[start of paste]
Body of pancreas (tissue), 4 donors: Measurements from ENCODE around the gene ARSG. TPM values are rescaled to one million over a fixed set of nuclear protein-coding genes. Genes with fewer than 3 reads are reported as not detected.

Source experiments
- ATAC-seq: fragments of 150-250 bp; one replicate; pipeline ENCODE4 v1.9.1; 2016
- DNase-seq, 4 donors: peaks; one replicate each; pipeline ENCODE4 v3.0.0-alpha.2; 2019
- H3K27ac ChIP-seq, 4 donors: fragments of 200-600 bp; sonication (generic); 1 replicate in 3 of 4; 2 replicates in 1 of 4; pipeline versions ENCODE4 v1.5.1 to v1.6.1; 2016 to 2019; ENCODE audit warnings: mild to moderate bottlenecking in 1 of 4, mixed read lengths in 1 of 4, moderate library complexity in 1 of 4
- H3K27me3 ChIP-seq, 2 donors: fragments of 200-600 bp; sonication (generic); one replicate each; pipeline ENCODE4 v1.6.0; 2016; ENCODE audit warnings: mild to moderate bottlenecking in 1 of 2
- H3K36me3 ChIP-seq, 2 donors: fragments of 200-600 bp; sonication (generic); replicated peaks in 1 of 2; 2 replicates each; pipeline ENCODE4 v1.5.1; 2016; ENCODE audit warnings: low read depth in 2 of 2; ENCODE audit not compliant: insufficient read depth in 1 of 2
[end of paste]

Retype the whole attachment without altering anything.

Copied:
Body of pancreas (tissue), 4 donors: Measurements from ENCODE around the gene ARSG. TPM values are rescaled to one million over a fixed set of nuclear protein-coding genes. Genes with fewer than 3 reads are reported as not detected.

Source experiments
- ATAC-seq: fragments of 150-250 bp; one replicate; pipeline ENCODE4 v1.9.1; 2016
- DNase-seq, 4 donors: peaks; one replicate each; pipeline ENCODE4 v3.0.0-alpha.2; 2019
- H3K27ac ChIP-seq, 4 donors: fragments of 200-600 bp; sonication (generic); 1 replicate in 3 of 4; 2 replicates in 1 of 4; pipeline versions ENCODE4 v1.5.1 to v1.6.1; 2016 to 2019; ENCODE audit warnings: mild to moderate bottlenecking in 1 of 4, mixed read lengths in 1 of 4, moderate library complexity in 1 of 4
- H3K27me3 ChIP-seq, 2 donors: fragments of 200-600 bp; sonication (generic); one replicate each; pipeline ENCODE4 v1.6.0; 2016; ENCODE audit warnings: mild to moderate bottlenecking in 1 of 2
- H3K36me3 ChIP-seq, 2 donors: fragments of 200-600 bp; sonication (generic); replicated peaks in 1 of 2; 2 replicates each; pipeline ENCODE4 v1.5.1; 2016; ENCODE audit warnings: low read depth in 2 of 2; ENCODE audit not compliant: insufficient read depth in 1 of 2